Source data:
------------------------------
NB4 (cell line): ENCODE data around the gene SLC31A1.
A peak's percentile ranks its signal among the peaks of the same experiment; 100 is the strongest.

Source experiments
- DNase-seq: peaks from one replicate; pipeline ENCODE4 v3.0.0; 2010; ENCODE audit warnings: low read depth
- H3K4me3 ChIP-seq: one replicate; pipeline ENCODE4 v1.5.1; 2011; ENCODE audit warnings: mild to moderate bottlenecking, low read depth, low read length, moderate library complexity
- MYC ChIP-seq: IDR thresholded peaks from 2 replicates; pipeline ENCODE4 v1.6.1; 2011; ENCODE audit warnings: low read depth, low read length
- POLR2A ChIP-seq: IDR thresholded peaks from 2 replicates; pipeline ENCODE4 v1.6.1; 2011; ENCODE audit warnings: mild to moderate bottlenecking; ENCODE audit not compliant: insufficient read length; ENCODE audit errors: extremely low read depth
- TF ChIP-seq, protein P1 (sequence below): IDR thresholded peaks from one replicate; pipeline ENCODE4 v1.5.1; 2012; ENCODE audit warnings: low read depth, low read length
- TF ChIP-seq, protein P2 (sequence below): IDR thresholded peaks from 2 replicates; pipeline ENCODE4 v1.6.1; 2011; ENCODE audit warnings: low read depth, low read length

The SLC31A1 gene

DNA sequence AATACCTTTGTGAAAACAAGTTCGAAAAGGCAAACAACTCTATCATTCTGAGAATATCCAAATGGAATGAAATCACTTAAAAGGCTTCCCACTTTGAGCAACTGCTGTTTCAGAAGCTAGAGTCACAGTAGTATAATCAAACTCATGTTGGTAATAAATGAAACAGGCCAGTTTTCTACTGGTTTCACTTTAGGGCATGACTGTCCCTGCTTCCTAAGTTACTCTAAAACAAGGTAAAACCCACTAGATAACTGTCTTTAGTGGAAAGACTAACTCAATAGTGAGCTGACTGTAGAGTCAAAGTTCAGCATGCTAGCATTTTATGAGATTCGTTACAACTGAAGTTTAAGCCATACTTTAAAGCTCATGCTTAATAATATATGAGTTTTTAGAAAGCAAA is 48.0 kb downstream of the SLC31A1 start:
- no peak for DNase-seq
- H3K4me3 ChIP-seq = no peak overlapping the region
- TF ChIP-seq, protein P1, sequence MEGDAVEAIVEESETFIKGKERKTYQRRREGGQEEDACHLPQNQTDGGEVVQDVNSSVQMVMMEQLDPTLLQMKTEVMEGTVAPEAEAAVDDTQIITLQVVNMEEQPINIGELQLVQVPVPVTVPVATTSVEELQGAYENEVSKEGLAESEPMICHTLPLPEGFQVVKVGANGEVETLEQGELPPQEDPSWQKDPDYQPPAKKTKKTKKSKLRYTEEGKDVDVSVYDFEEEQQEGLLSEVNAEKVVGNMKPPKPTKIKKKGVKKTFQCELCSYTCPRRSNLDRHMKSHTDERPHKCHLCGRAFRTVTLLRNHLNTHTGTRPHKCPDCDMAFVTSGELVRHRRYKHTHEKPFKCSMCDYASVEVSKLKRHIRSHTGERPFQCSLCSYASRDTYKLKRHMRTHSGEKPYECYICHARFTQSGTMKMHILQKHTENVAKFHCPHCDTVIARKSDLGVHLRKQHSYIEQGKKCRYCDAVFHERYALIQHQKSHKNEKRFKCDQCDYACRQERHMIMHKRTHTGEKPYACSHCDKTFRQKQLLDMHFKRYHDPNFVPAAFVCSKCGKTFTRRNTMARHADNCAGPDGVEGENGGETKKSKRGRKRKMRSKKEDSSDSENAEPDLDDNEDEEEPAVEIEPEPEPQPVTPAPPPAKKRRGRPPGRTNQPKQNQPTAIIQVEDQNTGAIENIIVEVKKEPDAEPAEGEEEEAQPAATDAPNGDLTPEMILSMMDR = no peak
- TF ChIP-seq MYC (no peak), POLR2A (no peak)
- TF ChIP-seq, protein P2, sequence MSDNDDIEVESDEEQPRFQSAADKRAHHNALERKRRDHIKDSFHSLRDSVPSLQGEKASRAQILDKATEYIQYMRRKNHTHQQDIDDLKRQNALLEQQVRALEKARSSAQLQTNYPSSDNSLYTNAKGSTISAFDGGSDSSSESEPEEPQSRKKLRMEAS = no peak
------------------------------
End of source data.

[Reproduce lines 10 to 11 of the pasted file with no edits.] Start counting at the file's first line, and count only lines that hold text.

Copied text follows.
The SLC31A1 gene

DNA sequence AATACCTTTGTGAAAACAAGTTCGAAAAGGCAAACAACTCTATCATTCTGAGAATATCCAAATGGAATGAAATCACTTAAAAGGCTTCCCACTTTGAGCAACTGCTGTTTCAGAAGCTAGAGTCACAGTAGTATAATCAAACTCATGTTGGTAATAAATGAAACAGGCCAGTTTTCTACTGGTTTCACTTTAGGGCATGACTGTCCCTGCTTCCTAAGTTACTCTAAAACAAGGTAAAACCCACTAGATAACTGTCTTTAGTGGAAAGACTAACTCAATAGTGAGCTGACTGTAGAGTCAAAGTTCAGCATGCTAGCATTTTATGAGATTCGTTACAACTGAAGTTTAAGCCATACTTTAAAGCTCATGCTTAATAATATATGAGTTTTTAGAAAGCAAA is 48.0 kb downstream of the SLC31A1 start: